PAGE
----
Other Objects That Cats Are Afraid Of
Cats hate many things, and when they hate them, they truly despise them. Bananas are just one of many foods and objects that house cats run away from. Take a look at other things that could be the cause of your cat’s fear.
At least as equally infamous as bananas, cats are known for being terrified of cucumbers. These long green vegetables can spook even the most steely cat. Take a look at this compilation of cats being scared by cucumbers if you haven’t seen this phenomenon before:
Why are cats so terrified of cucumbers? There are a few different theories. Like bananas, the animal might simply be afraid of the sudden appearance of a new object within its direct vicinity. Cats are astutely aware of changes in their environment, and when something catches them off guard, they are mortified. So the overreaction from the cat toward the cucumber might just be because they weren’t expecting it.
Another popular theory for why cats are so afraid of cucumbers is that cucumbers remind them of some sort of snake or another unlikable predator. A cucumber could appear as a venomous slug or simply an unknown being, one that a kitten assumes is dangerous.
While some cats take naps in the sink, most of the felines run for cover when you try and bathe them. Your pet might act like his entire life depends on not getting wet, and in some ways, it may.
It’s not that water is dangerous for cats; they naturally know how to swim– at least enough to get out of the water– but cats mostly evolved in dry areas of the world. Some big cats, like the jaguar, won’t hesitate to follow their prey into the water, but for your average housecat, water is for drinking, not swimming.
Your pet likely hates water because of the effect it has on their fur, too. Having wet fur doesn’t feel good for a cat, and they will have to spend the next few hours grooming themselves until they are dry, something they will be very particular about.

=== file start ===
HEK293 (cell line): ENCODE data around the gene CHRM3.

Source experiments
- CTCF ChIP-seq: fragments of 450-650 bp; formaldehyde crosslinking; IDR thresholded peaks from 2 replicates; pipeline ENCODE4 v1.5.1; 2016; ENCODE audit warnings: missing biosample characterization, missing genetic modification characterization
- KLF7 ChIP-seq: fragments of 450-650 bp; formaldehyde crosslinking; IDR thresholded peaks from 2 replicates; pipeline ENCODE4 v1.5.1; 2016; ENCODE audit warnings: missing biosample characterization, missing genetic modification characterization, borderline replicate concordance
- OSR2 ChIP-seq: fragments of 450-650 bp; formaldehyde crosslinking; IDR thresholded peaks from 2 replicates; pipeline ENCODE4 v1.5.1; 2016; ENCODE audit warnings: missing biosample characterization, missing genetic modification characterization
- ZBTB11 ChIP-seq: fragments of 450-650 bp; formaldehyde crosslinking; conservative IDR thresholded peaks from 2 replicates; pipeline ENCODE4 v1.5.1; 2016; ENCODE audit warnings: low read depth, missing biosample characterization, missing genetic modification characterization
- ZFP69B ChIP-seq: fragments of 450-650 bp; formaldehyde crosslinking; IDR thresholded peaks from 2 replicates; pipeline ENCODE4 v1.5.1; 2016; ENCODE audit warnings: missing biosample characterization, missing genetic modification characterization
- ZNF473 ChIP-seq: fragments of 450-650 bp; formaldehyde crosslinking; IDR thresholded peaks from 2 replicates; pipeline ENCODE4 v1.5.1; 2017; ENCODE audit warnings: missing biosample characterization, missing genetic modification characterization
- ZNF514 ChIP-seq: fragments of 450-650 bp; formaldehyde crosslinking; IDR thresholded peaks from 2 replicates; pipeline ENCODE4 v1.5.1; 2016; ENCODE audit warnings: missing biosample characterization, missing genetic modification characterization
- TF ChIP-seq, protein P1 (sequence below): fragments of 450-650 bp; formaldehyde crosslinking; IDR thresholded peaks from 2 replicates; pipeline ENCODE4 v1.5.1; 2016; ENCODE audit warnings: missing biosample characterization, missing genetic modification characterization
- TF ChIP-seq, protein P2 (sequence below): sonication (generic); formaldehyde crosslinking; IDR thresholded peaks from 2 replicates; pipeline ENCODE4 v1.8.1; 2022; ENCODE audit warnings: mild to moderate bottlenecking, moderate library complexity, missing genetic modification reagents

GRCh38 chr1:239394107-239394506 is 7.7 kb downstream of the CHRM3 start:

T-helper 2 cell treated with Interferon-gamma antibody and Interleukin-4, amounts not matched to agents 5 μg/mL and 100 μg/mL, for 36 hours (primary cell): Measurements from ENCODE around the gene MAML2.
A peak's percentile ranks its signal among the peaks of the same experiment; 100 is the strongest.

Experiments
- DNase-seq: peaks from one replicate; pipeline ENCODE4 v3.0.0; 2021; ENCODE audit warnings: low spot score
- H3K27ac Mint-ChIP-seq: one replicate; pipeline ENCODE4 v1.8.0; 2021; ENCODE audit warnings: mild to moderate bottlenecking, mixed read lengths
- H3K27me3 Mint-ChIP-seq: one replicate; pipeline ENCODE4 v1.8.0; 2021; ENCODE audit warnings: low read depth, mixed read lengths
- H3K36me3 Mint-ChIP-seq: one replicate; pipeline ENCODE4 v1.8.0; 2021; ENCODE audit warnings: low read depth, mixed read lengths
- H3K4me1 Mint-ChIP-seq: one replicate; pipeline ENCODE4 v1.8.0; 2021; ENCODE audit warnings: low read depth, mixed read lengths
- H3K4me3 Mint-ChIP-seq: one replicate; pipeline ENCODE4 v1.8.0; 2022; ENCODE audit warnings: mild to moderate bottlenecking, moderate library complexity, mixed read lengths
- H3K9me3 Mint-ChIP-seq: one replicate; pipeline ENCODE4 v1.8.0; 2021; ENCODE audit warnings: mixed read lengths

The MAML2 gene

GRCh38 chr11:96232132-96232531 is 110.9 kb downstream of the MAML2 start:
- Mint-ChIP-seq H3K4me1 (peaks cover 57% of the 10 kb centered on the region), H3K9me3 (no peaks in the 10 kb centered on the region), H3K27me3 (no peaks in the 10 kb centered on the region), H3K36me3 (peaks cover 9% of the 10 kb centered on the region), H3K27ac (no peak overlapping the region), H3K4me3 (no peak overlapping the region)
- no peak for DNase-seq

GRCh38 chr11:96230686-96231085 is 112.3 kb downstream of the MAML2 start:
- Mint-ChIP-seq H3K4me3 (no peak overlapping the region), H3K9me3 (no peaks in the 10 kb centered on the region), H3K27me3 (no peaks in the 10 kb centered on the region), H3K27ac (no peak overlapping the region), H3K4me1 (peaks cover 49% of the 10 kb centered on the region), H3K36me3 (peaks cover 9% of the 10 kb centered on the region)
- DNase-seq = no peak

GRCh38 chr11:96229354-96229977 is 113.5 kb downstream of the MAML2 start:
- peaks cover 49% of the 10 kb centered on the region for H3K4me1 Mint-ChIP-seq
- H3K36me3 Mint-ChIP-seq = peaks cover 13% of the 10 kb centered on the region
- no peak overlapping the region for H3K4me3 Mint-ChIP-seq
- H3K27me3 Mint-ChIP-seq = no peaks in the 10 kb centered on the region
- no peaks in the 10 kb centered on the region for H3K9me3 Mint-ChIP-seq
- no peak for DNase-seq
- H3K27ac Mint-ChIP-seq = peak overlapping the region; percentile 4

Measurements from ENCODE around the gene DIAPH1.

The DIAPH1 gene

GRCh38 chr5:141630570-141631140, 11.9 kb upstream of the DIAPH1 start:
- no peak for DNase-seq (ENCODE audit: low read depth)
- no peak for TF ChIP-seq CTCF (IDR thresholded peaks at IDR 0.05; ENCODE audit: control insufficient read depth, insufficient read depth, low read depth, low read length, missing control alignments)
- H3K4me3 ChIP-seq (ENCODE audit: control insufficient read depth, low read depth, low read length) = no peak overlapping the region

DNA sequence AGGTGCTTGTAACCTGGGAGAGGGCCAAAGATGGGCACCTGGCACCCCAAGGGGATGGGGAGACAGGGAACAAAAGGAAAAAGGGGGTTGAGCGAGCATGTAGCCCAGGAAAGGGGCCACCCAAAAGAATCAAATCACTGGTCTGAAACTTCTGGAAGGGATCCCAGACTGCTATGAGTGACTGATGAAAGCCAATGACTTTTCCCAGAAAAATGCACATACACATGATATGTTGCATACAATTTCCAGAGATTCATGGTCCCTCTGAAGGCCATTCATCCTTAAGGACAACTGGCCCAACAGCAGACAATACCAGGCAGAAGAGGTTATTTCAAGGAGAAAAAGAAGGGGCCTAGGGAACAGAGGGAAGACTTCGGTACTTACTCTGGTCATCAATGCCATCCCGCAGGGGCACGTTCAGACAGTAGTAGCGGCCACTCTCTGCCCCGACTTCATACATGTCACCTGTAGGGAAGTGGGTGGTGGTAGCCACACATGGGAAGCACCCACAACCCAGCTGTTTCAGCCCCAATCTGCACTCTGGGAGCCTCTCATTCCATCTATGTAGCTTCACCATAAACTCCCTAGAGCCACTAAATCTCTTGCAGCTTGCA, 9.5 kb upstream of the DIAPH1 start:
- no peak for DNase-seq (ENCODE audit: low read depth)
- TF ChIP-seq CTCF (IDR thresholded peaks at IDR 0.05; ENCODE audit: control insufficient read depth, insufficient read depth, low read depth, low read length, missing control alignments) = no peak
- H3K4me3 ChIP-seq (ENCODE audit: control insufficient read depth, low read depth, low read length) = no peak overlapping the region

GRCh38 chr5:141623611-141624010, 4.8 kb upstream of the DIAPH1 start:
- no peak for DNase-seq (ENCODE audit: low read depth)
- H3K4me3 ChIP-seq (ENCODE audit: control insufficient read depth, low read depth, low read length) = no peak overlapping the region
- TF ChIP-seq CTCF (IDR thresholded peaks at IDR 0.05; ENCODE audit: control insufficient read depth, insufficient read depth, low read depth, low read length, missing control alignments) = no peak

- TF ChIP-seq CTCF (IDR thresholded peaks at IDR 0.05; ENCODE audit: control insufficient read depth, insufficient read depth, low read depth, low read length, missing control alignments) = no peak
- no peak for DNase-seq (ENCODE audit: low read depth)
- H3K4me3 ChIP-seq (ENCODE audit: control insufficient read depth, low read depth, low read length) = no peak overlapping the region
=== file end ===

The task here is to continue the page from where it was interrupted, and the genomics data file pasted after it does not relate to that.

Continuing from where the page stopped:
Your furry friend might disappear at the sight of a birthday balloon, especially if they’ve encountered one before. Cats are likely to bat at a balloon the first time they see one, assuming it is some sort of fun, floaty cat toy. However, a cat that has claws will easily pop a balloon if they swat at it too many times, and the ensuing explosion will cause the cat to launch itself elsewhere in search of safety.
Many cats have been known to run and hide after catching a glimpse of themselves in the mirror. Most likely, this happens with young kittens who haven’t yet learned that the animal in the closet is their reflection. Even older cats can be startled by their reflection if they pass by a surface they didn’t expect to be reflective, like the side of a car or dark-tinted glass.
Cats are not usually afraid of bananas themselves; the fruits are harmless and not toxic to cats. It is most likely the bananas’ smell that makes cats run off. Since their sense of smell is so efficient, the ethene that bananas give off can be downright disturbing to a cat.
If your pet seems terrified of bananas, then you should avoid using this fear as some sort of party trick for your entertainment. Your cat could become increasingly traumatized and hostile and eventually take his anger out on you– or the fruit bowl.